This problem is a common one for government entities: the desire to provide more information (and its data) to constituents.  The Freedom of Information processes can provide some guidance on striking a balance: it is reasonable to provide copies of records (e.g., access to data, access to financial records, access to documents), but it is unreasonable to ask the agency to provide additional services above "copying" (e.g., data conversion, breakdowns of a set of financial transactions, summaries of documents).

In other words, it might be possible to have access to the raw data (not a RIOC formalized data *service*), but it might not be useful for all the applications we'd want to build; and the data might change over time, which might affect its usefulness to us.

Not as simple as thought at first glance.  Unclear what the Right outcome is.

Jesse Webster said...

Look to San Francisco's transportation agencies, BART and the SFMTA, for a good example of how an agency can begin offering these types of datasets to developers while avoiding what you describe, which is essentially "scope creep". 

In the San Francisco agencies' process, developers register for access to data feeds. There are disclaimers associated with access to this data, and translation of future changes is the responsibility of developers, as it should be.

The example you gave is willfully convoluted, not to mention unlikely. 

Even if RIOC started offering this feed, and it was consumed by an application written by an external developer, and RIOC subsequently changed the feed rendering the developer's application useless, RIOC could (and should) disclaim responsibility for providing translations to older formats. 

Software being software, the developer could easily write his or her own translation to maintain the usefulness of the data for that particular app and distribute the update to the app's users.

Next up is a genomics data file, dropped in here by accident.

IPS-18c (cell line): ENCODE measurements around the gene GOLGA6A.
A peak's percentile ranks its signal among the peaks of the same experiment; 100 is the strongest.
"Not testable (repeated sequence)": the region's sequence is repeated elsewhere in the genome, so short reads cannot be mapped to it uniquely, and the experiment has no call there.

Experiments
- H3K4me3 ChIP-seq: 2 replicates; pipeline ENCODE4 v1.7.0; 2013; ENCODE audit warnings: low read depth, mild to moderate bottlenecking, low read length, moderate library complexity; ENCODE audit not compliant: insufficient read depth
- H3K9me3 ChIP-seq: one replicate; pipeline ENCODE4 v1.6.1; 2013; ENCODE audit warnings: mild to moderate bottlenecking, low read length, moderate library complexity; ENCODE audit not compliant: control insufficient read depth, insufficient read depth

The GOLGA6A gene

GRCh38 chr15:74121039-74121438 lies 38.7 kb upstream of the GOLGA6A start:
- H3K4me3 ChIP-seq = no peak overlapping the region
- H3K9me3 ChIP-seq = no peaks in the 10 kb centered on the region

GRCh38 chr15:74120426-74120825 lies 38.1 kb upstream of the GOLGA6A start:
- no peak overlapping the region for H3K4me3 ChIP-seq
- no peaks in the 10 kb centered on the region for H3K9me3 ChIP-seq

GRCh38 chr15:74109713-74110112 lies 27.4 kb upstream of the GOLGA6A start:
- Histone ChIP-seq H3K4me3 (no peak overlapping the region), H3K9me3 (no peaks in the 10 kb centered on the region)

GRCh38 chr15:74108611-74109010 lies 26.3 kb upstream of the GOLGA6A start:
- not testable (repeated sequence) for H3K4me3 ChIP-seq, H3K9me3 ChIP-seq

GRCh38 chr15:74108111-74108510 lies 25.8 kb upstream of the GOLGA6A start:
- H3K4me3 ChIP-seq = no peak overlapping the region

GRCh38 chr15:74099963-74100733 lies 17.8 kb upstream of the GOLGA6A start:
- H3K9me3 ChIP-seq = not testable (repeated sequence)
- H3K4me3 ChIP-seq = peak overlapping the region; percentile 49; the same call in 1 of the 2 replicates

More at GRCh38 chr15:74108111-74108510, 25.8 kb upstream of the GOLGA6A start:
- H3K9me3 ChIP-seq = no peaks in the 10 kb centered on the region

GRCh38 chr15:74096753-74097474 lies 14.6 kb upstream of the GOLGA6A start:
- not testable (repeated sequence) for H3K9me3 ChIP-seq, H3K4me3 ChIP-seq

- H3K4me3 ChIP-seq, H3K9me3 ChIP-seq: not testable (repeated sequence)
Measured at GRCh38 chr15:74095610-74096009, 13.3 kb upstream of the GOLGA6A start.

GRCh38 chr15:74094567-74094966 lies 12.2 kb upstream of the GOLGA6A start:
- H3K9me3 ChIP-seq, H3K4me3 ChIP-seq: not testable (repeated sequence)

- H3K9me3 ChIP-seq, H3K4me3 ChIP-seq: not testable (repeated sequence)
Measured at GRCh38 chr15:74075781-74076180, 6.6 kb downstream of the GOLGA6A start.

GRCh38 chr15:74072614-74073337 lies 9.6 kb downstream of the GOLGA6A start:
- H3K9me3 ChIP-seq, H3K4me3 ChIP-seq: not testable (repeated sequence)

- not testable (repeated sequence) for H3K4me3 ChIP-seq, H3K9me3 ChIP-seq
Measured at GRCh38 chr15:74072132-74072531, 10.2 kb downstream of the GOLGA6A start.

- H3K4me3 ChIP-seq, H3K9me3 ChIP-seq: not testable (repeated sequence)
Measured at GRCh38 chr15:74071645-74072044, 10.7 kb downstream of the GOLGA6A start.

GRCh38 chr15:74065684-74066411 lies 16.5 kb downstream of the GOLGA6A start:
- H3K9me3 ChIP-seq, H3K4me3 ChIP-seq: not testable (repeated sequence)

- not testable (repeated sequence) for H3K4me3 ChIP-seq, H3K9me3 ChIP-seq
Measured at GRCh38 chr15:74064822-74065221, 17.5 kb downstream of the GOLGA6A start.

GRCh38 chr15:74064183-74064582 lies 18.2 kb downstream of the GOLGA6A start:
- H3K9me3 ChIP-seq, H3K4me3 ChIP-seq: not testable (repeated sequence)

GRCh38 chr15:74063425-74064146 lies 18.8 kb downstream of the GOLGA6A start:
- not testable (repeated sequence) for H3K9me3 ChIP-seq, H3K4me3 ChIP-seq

It's clearly not RIOC's job to predict or manage the consequences of every single eventuality associated with every potential use of a data feed. A well-designed developer program could define and maintain a reasonable scope.

The kind of technical fear-mongering demonstrated in your post only serves to give technophobic government bureaucrats an excuse for their complacency. Let the nerds have the data, and let the nerds figure out how to use it and how to deal with future complications.

Frank Farance said...

It's not fear-mongering but normal professional practice to consider the engineering, software, management, policy, etc. concerns in the requirements and planning phases and *before* implementation.  Because you've used the term "scope creep", I'm guessing you already knew that.

You say "The example you gave is willfully convoluted, not to mention unlikely", yet in my experience these kinds of concerns have arisen in virtually every real-time time-series data source in transportation, military, communications, financial markets, etc..  Besides, even if it were convoluted, it is good management and engineering practice to consider the possibilities to make informed decisions -- I presume you dislike programmers who don't check their arguments to functions/methods, right?